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J Biol Chem. 2005 Jan 21;280(3):1790-6. Epub 2004 Nov 15.

Dephosphorylation of tau by protein phosphatase 5: impairment in Alzheimer's disease.

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New York State Institute for Basic Research in Developmental Disabilities, Staten Island, New York 10314, USA.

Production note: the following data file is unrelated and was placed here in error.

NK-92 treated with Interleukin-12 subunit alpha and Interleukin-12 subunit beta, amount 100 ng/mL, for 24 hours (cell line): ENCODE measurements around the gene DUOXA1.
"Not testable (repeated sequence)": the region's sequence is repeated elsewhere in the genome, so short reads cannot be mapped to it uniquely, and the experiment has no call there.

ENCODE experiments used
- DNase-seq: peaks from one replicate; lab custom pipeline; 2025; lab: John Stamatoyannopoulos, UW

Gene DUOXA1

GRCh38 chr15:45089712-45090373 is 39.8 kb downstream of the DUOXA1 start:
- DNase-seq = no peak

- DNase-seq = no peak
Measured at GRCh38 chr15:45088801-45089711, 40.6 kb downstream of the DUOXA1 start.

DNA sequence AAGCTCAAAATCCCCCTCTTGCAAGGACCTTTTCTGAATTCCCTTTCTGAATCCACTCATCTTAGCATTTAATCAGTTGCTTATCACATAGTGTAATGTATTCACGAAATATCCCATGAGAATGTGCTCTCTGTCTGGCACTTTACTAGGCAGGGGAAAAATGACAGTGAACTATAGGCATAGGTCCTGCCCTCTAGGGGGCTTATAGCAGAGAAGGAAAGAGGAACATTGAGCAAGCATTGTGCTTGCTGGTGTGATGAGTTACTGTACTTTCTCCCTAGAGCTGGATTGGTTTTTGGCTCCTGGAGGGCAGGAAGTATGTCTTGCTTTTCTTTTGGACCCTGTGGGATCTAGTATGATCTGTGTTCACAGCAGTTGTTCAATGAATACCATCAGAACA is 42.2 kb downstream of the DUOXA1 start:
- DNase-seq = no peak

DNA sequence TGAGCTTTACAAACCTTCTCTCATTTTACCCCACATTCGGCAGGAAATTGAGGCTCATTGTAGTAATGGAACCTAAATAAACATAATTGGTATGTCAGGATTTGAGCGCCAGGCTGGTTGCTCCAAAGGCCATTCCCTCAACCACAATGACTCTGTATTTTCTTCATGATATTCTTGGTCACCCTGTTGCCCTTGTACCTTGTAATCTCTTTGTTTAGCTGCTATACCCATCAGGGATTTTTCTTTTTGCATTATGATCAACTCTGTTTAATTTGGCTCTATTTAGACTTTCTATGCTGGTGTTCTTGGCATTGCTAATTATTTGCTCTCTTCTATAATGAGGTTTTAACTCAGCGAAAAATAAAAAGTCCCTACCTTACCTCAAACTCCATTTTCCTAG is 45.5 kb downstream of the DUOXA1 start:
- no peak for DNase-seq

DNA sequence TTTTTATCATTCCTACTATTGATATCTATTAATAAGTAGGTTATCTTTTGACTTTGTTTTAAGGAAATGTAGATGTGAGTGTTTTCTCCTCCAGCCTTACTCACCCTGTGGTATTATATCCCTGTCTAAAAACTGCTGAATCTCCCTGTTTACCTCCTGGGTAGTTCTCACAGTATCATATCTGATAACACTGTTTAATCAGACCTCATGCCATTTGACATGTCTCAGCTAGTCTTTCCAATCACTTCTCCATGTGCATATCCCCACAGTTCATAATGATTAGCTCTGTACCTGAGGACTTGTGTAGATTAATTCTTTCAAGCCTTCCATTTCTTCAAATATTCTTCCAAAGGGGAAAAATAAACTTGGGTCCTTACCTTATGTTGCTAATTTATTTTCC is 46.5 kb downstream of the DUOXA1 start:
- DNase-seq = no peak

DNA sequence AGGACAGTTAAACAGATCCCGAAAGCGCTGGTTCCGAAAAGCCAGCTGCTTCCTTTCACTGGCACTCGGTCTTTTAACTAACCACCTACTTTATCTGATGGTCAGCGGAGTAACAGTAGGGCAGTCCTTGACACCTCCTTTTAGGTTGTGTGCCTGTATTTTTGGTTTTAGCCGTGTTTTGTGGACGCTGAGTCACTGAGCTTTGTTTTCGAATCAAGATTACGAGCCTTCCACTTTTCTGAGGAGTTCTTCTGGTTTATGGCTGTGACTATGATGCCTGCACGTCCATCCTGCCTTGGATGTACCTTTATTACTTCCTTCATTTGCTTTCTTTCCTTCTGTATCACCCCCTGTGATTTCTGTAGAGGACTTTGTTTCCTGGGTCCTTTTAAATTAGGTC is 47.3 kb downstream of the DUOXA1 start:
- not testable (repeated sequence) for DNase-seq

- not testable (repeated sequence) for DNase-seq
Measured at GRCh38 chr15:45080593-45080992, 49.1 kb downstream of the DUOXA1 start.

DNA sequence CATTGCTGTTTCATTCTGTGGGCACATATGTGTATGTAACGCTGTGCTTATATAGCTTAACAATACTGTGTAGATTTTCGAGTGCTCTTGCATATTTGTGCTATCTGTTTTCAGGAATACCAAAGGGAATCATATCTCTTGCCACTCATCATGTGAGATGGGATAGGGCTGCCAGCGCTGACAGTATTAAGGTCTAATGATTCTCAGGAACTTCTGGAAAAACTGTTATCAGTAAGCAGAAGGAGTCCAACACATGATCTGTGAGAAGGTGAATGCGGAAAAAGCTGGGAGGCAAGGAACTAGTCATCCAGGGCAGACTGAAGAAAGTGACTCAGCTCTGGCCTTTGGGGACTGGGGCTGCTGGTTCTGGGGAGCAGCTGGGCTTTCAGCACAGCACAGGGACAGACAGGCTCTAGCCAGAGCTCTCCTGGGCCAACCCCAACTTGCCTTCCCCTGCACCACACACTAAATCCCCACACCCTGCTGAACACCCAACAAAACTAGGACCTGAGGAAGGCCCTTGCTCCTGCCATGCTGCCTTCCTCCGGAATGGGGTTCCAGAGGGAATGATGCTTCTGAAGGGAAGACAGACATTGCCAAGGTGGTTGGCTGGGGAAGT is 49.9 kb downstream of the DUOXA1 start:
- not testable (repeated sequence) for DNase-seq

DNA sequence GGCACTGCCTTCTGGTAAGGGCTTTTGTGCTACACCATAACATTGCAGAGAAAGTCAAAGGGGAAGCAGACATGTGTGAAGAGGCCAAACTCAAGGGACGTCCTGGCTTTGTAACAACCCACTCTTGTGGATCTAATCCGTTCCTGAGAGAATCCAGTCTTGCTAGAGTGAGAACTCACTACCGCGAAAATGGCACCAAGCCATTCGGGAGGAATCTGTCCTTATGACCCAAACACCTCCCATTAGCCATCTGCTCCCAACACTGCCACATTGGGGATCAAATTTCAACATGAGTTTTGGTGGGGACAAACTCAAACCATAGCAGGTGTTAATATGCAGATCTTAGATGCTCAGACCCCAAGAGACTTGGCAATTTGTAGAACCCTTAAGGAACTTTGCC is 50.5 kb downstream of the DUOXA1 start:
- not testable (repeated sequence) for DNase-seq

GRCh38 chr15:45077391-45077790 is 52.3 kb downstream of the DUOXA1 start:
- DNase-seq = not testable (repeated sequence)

Protein phosphatase (PP) 5 is highly expressed in the mammalian brain, but few physiological substrates have yet been identified. Here, we investigated the kinetics of dephosphoryation of phospho-tau by PP5 and found that PP5 had a K(m) of 8-13 microm toward tau, which is similar to that of PP2A, the major known tau phosphatase. This K(m) value is within the range of intraneuronal tau concentration in human brain, suggesting that tau could be a physiological substrate of both PP5 and PP2A. PP5 dephosphorylated tau at all 12 Alzheimer's disease (AD)-associated abnormal phosphorylation sites studied, with different efficiency toward each site. Thr(205), Thr(212), and Ser(409) of tau were the most favorable sites; Ser(199), Ser(202), Ser(214), Ser(396), and Ser(404) were less favorable sites; and Ser(262) was the poorest site for PP5. Overexpression of PP5 in PC12 cells resulted in dephosphorylation of tau at multiple phosphorylation sites. The activity but not the protein level of PP5 was found to be decreased by approximately 20% in AD neocortex. These results suggest that tau is probably a physiological substrate of PP5 and that the abnormal hyperphosphorylation of tau in AD might result in part from the decreased PP5 activity in the diseased brains.

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